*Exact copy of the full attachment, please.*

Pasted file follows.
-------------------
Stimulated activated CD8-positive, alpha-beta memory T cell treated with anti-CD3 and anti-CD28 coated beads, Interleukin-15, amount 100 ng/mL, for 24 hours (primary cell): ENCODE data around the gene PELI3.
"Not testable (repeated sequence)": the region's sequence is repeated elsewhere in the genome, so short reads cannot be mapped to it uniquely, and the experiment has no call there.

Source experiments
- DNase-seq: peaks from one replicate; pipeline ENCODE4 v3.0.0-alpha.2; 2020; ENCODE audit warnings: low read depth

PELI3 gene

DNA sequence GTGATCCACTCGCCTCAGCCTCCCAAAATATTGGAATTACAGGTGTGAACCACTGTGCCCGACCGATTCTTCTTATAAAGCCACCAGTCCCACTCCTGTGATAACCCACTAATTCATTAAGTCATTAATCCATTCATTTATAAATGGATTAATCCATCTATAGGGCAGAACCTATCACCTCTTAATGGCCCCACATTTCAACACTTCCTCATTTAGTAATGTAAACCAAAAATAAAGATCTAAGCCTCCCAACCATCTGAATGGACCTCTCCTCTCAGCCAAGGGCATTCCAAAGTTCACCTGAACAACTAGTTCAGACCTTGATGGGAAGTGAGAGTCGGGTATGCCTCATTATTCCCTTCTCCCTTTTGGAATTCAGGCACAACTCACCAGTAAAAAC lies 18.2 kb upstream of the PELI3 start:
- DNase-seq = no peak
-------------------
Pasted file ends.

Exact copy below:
Stimulated activated CD8-positive, alpha-beta memory T cell treated with anti-CD3 and anti-CD28 coated beads, Interleukin-15, amount 100 ng/mL, for 24 hours (primary cell): ENCODE data around the gene PELI3.
"Not testable (repeated sequence)": the region's sequence is repeated elsewhere in the genome, so short reads cannot be mapped to it uniquely, and the experiment has no call there.

Source experiments
- DNase-seq: peaks from one replicate; pipeline ENCODE4 v3.0.0-alpha.2; 2020; ENCODE audit warnings: low read depth

PELI3 gene

DNA sequence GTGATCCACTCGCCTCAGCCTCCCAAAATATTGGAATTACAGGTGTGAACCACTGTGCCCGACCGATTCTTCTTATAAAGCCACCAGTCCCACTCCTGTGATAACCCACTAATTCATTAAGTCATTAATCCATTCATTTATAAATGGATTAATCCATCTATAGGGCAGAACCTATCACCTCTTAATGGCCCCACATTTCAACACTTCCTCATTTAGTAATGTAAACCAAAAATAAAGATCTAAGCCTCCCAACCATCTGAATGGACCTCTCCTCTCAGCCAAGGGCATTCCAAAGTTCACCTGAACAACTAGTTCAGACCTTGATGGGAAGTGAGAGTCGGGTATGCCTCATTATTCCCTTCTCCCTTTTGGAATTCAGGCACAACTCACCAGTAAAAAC lies 18.2 kb upstream of the PELI3 start:
- DNase-seq = no peak